INTRODUCTION TO CIVIL DISOBEDIENCE; ECONOMIC DISOBEDIENCE AND INTEGRAL DISOBEDIENCE
“When injustice becomes law, rebellion becomes duty.”
“As soon as someone realizes that obey unjust laws is contrary to the dignity of man, no tyranny can dominate.” Gandhi
WHAT IS CIVIL DISOBEDIENCE?
We understand civil disobedience as a public practice, nonviolent, conscious and political, contrary to a law or order of authority which is considered as unjust or illegitimate from the concerned civil society, in order to invalidate the law or order and inaugurate a new law in which those social and civil rights, that the law denies, are recognized. When, like in the Spanish State, forms of political expression is limited to institutional channels and to vote every four years, with no direct mechanisms for participation and consultation, civil disobedience becomes an essential tool to expose and express the rejection of a policy or unjust law.
1. In general, it is exercised by aware individuals who are committed to society. This is what Hannah Arendt called qualitatively significant minorities, which leads them to be as active as criticism of certain political decisions that have become law. The effort made by those who exercise civil disobedience is so intense and of such a nature that goes beyond the traditional channels of formation and execution of political will. Citizens who practice civil disobedience are able to imagine a better social order and in construction civil disobedience becomes a useful and necessary procedure.
2. It’s understood that the behavior of these people is not motivated by selfishness but by the desire to universalize proposals objectively to improve life in society. This condition doesn’t deny that sometimes personal or corporate interests can coincident with general interests. It imply that it would be impossible to consolidate a movement of civil disobedience if it’s only limited to the defence of particular interests.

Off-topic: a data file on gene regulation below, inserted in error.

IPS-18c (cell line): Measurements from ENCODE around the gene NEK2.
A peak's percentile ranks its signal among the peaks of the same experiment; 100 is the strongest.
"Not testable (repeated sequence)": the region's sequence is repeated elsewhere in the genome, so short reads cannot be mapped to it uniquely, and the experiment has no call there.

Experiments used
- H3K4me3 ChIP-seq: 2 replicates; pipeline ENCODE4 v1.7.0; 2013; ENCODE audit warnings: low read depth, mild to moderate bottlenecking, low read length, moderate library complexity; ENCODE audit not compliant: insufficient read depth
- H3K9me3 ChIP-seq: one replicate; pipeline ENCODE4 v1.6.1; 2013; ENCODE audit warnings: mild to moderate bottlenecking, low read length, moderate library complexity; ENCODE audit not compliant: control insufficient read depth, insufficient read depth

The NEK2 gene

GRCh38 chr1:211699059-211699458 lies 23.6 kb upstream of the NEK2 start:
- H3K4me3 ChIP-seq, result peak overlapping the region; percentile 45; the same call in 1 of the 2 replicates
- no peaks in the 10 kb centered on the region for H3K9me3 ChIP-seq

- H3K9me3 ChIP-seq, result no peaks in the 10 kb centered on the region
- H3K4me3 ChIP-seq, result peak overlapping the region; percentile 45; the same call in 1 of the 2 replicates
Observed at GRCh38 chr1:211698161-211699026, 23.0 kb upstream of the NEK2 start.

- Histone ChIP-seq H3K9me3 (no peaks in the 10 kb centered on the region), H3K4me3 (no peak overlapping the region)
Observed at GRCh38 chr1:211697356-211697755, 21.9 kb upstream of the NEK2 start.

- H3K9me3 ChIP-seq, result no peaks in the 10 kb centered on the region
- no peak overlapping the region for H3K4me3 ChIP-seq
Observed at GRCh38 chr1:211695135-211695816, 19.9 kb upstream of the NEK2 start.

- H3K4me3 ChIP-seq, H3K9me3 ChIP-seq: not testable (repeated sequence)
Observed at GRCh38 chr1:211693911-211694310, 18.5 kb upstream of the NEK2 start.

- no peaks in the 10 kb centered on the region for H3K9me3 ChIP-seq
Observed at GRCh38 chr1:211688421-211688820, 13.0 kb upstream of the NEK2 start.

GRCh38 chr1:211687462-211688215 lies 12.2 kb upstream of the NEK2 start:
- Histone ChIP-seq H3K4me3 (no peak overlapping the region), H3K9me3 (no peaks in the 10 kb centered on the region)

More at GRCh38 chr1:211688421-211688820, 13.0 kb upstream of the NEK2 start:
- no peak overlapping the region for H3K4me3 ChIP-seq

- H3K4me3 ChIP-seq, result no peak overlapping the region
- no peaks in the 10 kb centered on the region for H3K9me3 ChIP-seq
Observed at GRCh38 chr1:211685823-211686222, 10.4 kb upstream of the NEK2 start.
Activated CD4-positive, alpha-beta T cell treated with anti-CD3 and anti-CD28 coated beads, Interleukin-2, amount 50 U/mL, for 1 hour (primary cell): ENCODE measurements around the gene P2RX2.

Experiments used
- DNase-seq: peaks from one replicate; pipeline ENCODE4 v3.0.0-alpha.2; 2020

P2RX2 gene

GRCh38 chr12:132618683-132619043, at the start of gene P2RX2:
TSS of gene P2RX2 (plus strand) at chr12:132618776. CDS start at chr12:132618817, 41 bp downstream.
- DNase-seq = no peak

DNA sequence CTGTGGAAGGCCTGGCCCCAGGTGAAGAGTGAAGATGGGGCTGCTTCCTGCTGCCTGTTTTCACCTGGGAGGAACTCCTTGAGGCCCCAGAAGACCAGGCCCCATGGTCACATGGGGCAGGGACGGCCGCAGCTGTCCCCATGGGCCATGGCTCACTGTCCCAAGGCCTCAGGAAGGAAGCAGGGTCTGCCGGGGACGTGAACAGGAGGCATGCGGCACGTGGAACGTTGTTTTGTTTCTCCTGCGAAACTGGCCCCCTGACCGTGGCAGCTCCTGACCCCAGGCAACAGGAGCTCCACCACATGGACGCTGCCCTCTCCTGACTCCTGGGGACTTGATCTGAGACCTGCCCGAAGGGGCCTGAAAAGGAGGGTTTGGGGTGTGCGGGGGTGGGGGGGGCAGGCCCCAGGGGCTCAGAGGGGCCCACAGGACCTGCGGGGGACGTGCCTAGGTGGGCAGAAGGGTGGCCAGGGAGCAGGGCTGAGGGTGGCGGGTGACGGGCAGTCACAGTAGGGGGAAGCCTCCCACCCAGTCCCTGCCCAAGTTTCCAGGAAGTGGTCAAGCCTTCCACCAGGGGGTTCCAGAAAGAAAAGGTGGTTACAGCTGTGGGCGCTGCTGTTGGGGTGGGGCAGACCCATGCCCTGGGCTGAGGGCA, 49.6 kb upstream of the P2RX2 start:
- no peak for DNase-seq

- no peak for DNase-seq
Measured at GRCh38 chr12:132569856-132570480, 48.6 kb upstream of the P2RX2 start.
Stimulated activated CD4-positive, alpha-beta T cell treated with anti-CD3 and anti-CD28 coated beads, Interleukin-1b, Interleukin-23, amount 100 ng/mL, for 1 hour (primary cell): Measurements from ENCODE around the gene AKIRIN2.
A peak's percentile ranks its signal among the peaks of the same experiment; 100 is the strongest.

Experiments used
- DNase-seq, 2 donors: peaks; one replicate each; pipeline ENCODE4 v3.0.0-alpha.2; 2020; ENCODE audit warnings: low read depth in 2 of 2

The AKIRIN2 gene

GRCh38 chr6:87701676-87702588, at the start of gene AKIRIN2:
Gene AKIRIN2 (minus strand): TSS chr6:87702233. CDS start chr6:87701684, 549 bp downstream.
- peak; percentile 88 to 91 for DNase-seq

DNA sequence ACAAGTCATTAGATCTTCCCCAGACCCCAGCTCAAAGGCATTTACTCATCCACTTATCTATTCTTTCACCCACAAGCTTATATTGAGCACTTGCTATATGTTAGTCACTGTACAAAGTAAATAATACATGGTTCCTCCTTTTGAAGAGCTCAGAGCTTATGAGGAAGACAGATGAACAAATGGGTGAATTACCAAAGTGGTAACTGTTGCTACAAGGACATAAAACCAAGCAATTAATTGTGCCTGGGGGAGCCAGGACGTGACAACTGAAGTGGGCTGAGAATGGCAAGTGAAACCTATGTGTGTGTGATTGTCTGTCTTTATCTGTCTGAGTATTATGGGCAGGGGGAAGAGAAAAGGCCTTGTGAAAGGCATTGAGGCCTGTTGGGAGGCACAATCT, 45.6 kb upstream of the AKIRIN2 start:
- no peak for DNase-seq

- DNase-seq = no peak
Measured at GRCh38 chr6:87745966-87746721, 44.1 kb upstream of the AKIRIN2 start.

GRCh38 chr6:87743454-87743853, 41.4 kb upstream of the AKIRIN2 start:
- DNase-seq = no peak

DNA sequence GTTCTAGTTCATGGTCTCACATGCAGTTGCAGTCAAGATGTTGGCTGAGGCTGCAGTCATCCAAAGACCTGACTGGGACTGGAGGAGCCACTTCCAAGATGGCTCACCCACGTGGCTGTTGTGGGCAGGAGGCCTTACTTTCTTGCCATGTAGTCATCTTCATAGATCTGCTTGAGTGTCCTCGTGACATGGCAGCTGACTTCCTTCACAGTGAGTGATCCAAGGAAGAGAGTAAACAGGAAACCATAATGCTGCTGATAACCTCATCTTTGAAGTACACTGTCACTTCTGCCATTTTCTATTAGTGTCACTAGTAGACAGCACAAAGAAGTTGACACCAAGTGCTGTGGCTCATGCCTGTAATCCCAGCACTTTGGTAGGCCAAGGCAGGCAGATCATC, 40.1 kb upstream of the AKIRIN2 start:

3. Consequently, citizens who are practicing this feel consistent between their thinking and doing. For them, civil disobedience is more a civic duty. It is a demand that comes from certain convictions from which point it’s possible to attribute an objective and a constructive value.
4. Therefore, it is easy to see that the practice of civil disobedience must be public, which also contributes to the aim of its practitioners to convince the rest of the citizens about the justice of their demands.
The reflection of civil disobedience in a political system as the democratic one, must necessarily from the fact that this is an illegal activity that violates valid and enforceable legal standards -although they may be morally and legally committed reprobables- in order to make a social change. In this sense, civil disobedience not only violates legal standards, but beyond those, both legal and political, that in a democratic system exist for the production of changing laws or government policies, that is, standing out of the ordinary channels which sustains this political system.
For any act or process of public opposition to a law or policy adopted by an established government, the author must be aware that his/her actions are illegal or have a questionable legality, and has to be carried out and maintained to achieve specific social purposes.
HISTORICAL BACKGROUND OF THE CIVIL DISOBEDIENCE.
Between 1846 and 1848 there was a war between the US and Mexico. In 1846, at the beginning of the conflict, Thoreau announced its refusal to pay taxes for two specific reasons: he opposed funding the military conflict and was not willing to contribute financially to the maintenance of a government that was legal considering slavery in the United United.
“It costs me less in every sense to incur the penalty of disobedience to the State than it would cost me to obey. I feel as if it were worth less in this case. […] There are unjust laws we, then, settle obey? Should we try to amend them, and obey them until we got that first goal? Or, on the contrary, we transgress them at once? “